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  • Writer's picturePastor Liz

Rose are Red, Violets are Blue

At WildWood on Sunday my reflection notes didn't upload to my iPad. I scrambled for a minute to try to fix it, but finally had to accept that I was going to have to wing it. I think I did alright, but I do like what I wrote and so I'm sharing it written in the email and and audio recording on the blog this week as a little valentine for you. ❤︎

See you this Sunday for Glitter & Ash!

1 Corinthians 13: 4-8a  Love is patient, love is kind. Love is not jealous, It does not put on airs, and it is not snobbish. It does not dishonor others, it is not self-seeking, it is not prone to anger, nor does it keep a record of wrongs. Love does not rejoice in what is wrong, but rejoices in the truth. There is no limit to love’s forbearance. There is not limit to live's trust, its hopes, its power to endure. Love never fails.

I think nearly every context I’ve heard this scripture it was directly or indirectly referencing a romantic relationship or at least a one-on-one relationship. Lu and I used it as part of our wedding vows too. These words are attributed to Paul who was an early follower of Jesus as the Christian movement was emerging. There were fledgling communities all over the region (often led by women!) and Paul offered encouragement and support through letters and occasional visits. This description of love is part of a letter, likely written sometime 40’s-60’s CE, to the community in Corinth a group of people trying to figure out how to live in this new community. They has likely written to Paul asking questions about ritual, practice, who should be in and who should be out, and just how exactly are we supposed to do this? Jesus’ instructions to love with heart, soul and mind, and “love your neighbor as yourself,” seem simple enough but we know several thousands of years latter it isn’t.

I think there is value in this guidance for how to love within intimate or individual relationships, but I think it’s far more powerful when it is embodied by whole communities. With Valentine's Day in mind, the red roses and chocolate kind of love almost seems easy compared to the love of and within, a community. Collectively embodying a love that challenges systems of power and oppression. Love of any kind is messy and risky. To love is vulnerable and so it’s inherently messy and risky.

Valentine's Day originated as the religious Feast Day for Saint Valentine. He was a 3rd-century priest who secretly performed weddings for soldiers who were forbidden to marry by the emperor. Roman Emperor Claudius II wanted to make sure his soldiers were focused and committed to the fight and feared they would get distracted by pining for their wives back home so he issued a decree outlawing marriage. Interestingly, it seems that there are at least 12 saints named Valentine, including a woman! But, the many stories were hard to verify and so the Roman Catholic Church removed Saint Valentine's feast day from its general calendar in 1969 leaving Hallmark in charge of future celebrations.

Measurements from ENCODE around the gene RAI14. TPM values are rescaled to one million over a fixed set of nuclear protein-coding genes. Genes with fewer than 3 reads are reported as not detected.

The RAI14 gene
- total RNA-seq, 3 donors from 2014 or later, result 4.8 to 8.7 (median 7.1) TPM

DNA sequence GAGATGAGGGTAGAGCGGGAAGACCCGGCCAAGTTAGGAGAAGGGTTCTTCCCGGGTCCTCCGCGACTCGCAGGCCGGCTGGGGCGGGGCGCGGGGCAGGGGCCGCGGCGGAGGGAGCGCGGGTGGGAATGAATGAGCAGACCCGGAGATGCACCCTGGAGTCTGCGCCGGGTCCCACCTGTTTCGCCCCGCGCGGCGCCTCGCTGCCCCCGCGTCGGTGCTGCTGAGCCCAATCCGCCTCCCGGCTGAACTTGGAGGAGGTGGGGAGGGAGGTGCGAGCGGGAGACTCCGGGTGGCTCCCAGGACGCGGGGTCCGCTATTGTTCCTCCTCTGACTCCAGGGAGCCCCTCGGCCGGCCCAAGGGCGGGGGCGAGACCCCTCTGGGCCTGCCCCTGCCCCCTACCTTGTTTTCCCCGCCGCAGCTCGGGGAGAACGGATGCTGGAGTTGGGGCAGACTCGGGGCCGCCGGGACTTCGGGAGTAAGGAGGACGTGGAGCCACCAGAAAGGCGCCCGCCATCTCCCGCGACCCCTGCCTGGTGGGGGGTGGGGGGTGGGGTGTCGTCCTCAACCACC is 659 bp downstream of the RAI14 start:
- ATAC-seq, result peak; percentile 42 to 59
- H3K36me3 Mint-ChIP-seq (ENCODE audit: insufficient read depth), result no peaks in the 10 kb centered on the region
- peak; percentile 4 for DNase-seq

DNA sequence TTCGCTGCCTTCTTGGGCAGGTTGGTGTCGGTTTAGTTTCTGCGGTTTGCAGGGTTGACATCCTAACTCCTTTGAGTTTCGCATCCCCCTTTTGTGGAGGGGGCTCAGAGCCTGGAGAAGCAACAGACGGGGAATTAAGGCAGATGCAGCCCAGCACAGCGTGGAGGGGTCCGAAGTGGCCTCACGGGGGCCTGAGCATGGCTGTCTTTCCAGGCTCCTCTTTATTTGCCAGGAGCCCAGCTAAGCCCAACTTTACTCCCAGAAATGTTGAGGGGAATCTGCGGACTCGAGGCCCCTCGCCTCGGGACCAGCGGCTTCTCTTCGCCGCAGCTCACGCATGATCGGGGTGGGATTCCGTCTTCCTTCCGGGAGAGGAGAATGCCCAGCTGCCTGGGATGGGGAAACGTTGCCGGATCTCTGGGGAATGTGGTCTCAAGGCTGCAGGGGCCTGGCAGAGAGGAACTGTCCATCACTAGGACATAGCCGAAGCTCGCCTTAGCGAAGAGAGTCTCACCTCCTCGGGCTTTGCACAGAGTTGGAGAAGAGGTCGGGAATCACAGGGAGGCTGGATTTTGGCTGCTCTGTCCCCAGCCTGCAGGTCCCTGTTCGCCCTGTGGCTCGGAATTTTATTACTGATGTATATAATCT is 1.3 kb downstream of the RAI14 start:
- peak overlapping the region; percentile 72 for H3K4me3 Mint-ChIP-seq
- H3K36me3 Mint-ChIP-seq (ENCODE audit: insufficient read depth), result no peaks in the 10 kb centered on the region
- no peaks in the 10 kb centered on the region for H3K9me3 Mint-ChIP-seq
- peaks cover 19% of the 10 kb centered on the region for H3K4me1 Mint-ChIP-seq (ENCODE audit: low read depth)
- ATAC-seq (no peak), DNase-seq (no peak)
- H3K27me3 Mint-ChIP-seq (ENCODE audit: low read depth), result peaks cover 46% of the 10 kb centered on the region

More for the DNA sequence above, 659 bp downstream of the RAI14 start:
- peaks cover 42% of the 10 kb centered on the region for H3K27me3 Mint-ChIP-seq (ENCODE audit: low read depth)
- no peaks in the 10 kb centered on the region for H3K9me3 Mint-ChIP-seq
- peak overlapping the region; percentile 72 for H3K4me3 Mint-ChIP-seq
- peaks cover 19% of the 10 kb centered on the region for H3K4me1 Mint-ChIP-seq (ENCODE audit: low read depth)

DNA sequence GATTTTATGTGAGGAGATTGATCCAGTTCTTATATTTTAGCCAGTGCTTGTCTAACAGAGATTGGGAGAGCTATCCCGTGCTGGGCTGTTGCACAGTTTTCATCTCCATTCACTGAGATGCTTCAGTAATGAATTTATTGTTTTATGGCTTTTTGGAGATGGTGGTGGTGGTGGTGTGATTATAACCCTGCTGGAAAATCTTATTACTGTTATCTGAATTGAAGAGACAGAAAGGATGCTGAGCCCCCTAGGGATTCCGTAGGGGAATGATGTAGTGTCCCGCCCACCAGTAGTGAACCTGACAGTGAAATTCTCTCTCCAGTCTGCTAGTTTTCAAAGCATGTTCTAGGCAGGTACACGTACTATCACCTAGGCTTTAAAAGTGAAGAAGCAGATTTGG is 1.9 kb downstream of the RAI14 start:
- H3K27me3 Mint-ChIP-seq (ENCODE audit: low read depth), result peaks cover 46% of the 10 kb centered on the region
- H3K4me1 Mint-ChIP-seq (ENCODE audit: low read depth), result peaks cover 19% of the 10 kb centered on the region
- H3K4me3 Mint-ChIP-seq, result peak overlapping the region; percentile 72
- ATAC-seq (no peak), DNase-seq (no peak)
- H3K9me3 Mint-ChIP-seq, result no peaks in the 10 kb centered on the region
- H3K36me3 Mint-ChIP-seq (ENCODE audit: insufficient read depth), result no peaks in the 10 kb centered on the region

A very 2012 picture while the Senate voted on the bill.

In an act of true romanticism, on February 13, 2012 Washington Governor, Christine Gregoire, signed the bill extending marriage equality to same-sex couples. Whether or not she did it intentionally, within the crowd packed in the signing room and spilling into the hallways the romanticism and love was effervescent. I stood in the hallway, just outside the doors, I couldn’t really see anything but that didn’t matter. Being there, witnessing the decades of work from advocates, some of whom are friends, was the biggest valentine I could ever imagine. 

Marriage equality didn’t go into effect until later that year. It was (of course) challenged by opponents and Referendum 74 was on the November ballot. Ref. 74 was overturned and marriage equality became law with 54% popular support. It went into effect at midnight on December 5 and couples around the state said marriage vows at 12:01 am.

A couple years later at an auction supporting Pizza Klatch, an organization supporting queer youth, our friends had the winning bid on one of the ceremonial bills from the bill signing and gifted it to Lu and me. It’s signed by the governor, and several of the legislators and advocates for the bill. A valentine that hangs on our wall above a wedding photograph.

Roses are Red,

Violets are Blue,

Love is patient,

and love is kind.

Love in community is love in action,

challenging systems of oppression.

Ok, so maybe it won't work on a Hallmark card, but love in action and embodied in community is the love that will transform the world.

I'm so glad we get to do love together.


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